If your cord-cluttered desktop is starting to resemble a snakepit, the Verbatim TuneBoard will help you eliminate at least some of the wires. This sleek and sexy $70 keyboard features built-in speakers that do an adequate job of replacing run-of-the-mill desktop speakers, plus playback controls that work with iTunes. It has some neat lighting effects, too.
Slick Design, Excellent Responsive Keys
Measuring 19.0 x 8.2 x 1.7 inches and weighing 3.2 pounds, the $70 TuneBoard is roughly the size of a traditional keyboard and features an eye-catching glossy finish. Unfortunately, that means the TuneBoard is a fingerprint magnet--but nothing a cloth can't wipe away.
Headphone and mic jacks are integrated into the back of the panel, which enabled us to chat with friends in Skype when we plugged in a headset and a M-Audio Producer USB microphone. The keyboard did unclutter our desk somewhat; instead of several wires from speakers winding their way around, we had a single USB cable that stretched from the keyboard to our notebook.
The TuneBoard features well-spaced, responsive keys, and a space bar that practically jumps up to meet your thumbs. The keyboard lacks Print Screen, Scroll Lock, and Num Lock (similar to a standard Apple keyboard) but has a number pad on the right side. Above it are Skip, Play/Pause, and Eject buttons that let us control media within iTunes as easily as we could with our mouse.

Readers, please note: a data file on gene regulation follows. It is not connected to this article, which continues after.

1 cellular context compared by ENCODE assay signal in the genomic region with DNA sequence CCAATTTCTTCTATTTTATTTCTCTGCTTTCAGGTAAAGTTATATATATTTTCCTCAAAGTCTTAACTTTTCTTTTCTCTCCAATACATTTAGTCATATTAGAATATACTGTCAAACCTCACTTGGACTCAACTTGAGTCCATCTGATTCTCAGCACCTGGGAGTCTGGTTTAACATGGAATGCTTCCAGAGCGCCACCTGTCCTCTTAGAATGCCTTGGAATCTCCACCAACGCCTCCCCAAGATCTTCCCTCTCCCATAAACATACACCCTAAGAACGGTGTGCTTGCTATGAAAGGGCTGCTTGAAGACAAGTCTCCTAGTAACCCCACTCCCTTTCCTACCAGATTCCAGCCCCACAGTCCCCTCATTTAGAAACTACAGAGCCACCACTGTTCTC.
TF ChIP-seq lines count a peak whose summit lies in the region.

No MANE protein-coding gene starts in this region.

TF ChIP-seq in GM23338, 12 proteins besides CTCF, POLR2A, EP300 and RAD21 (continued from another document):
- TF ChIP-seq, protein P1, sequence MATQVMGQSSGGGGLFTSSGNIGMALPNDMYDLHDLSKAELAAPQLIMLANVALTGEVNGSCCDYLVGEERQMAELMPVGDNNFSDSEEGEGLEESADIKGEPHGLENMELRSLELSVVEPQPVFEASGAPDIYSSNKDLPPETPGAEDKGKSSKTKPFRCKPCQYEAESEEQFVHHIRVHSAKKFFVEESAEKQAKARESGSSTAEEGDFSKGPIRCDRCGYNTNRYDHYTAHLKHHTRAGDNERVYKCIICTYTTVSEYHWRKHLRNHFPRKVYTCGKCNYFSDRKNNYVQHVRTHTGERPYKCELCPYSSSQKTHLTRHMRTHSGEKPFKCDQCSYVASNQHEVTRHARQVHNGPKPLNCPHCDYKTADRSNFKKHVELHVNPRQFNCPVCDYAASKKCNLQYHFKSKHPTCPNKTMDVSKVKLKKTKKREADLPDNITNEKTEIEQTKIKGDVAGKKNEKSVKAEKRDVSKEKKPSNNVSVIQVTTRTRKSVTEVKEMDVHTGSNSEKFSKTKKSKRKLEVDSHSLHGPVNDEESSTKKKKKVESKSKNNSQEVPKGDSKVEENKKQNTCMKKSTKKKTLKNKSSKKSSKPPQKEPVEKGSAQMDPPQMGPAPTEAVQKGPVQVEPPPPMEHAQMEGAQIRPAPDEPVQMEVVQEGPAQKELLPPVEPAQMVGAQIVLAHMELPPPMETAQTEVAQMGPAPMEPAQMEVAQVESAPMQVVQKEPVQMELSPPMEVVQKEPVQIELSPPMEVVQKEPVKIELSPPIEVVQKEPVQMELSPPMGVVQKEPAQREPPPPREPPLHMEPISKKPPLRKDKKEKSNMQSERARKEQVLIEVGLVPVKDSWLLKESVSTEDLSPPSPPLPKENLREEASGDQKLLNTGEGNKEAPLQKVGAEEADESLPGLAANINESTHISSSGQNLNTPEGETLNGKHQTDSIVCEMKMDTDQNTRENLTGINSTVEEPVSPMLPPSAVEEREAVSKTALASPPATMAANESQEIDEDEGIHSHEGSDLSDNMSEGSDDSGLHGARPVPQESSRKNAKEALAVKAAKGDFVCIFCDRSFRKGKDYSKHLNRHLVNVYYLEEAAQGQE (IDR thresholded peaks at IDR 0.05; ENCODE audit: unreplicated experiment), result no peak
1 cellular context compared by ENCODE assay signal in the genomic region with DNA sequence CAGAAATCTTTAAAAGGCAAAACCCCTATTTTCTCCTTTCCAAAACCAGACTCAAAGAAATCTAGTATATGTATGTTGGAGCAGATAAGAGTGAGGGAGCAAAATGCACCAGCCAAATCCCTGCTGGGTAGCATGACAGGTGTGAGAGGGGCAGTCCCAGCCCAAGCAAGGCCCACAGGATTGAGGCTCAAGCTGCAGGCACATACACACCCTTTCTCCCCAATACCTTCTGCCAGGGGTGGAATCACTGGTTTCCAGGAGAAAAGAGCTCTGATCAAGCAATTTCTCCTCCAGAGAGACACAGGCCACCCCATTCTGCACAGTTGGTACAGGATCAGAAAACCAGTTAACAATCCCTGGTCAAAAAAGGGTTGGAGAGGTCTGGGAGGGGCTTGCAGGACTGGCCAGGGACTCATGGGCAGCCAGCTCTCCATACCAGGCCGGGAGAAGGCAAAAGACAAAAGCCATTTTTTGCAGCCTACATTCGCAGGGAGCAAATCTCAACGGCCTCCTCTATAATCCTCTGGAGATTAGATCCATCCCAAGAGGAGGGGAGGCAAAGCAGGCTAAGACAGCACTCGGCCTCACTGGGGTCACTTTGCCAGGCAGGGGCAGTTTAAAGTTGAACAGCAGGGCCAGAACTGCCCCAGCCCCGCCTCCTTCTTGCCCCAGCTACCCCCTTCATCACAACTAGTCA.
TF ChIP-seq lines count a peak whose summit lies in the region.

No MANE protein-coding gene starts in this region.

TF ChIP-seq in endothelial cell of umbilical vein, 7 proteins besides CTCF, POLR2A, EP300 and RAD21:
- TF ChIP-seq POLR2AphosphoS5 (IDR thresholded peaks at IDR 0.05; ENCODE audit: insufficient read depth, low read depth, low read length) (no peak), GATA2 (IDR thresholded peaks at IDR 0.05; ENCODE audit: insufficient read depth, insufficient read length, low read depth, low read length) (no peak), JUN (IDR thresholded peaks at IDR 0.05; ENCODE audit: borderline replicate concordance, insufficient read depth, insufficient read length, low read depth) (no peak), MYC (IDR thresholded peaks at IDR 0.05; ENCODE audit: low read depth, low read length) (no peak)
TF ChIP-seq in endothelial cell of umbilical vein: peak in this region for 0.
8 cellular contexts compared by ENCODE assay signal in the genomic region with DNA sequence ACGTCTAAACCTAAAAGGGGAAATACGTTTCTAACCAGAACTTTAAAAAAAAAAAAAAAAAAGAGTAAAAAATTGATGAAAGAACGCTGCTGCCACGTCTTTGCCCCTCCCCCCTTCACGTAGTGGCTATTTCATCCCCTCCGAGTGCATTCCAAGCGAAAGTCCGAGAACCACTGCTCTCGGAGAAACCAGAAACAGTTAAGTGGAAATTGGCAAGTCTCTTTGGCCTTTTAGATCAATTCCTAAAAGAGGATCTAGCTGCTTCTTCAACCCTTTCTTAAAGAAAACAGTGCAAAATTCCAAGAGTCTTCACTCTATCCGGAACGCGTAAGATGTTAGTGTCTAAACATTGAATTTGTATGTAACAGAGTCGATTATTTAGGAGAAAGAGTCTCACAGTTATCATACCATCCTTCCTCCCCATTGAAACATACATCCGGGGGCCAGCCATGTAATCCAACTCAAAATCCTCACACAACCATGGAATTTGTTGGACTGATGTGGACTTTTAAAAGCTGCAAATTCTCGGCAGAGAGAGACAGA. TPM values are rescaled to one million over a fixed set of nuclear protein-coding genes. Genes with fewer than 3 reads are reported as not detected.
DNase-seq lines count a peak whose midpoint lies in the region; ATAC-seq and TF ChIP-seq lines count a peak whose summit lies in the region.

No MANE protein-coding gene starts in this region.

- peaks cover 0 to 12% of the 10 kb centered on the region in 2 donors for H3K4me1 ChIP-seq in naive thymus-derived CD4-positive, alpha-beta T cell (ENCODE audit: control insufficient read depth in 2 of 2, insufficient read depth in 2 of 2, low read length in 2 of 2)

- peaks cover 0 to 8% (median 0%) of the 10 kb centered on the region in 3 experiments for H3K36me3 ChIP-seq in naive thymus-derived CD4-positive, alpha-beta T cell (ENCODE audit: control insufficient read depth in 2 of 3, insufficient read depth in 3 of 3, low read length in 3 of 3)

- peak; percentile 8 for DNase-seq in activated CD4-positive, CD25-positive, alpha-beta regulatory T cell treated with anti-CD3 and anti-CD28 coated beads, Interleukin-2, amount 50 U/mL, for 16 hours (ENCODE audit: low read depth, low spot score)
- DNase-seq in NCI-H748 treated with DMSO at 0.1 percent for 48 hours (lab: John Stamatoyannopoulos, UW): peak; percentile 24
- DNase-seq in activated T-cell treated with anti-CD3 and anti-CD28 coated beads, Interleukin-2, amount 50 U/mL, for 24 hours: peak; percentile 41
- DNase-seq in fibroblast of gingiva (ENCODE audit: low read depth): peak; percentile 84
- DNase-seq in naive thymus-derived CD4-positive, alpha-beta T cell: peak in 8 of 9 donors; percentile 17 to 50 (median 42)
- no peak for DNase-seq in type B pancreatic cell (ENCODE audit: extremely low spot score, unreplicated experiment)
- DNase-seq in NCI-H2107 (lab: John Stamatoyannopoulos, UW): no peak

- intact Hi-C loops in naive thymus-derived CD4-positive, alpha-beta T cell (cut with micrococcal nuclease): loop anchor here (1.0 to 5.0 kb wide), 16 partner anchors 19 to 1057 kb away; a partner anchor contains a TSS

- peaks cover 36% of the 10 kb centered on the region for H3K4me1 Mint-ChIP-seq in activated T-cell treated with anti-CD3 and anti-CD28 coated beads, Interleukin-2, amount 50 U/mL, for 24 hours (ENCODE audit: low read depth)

Integrated Stereo Speakers, Additional Multimedia Keys
What makes the TuneBoard special are the two speakers, concealed under a grille that runs the length of the keyboard along the top, and is angled at approximately 45 degrees. Between the speakers are five circular buttons, the most prominent of which is the bass boost. Flanking it are smaller buttons for volume, mute, and backlighting. Turning on the backlight illuminates various parts of the keyboard deck, as well as the mute key and the volume buttons.
The TuneBoard's speakers churned out loud, clear sound when we fired up MP3s from The Dirtbombs' Ultraglide In Black album. Audio quality was on a par with a typical notebook. The large, round bass-boost key (highlighted by a blue backlight when pressed), offered an additional hint of low-end thump, but nothing that would replace a speaker and subwoofer setup.
If you're expecting amazing audio from the Vertabim TuneBoard for Mac, you'll be disappointed. Still, if you don't mind the $70 price tag, it's a beaut of a keyboard that does what it was designed to do: eliminate clutter from the desktop and crank out satisfactory sound.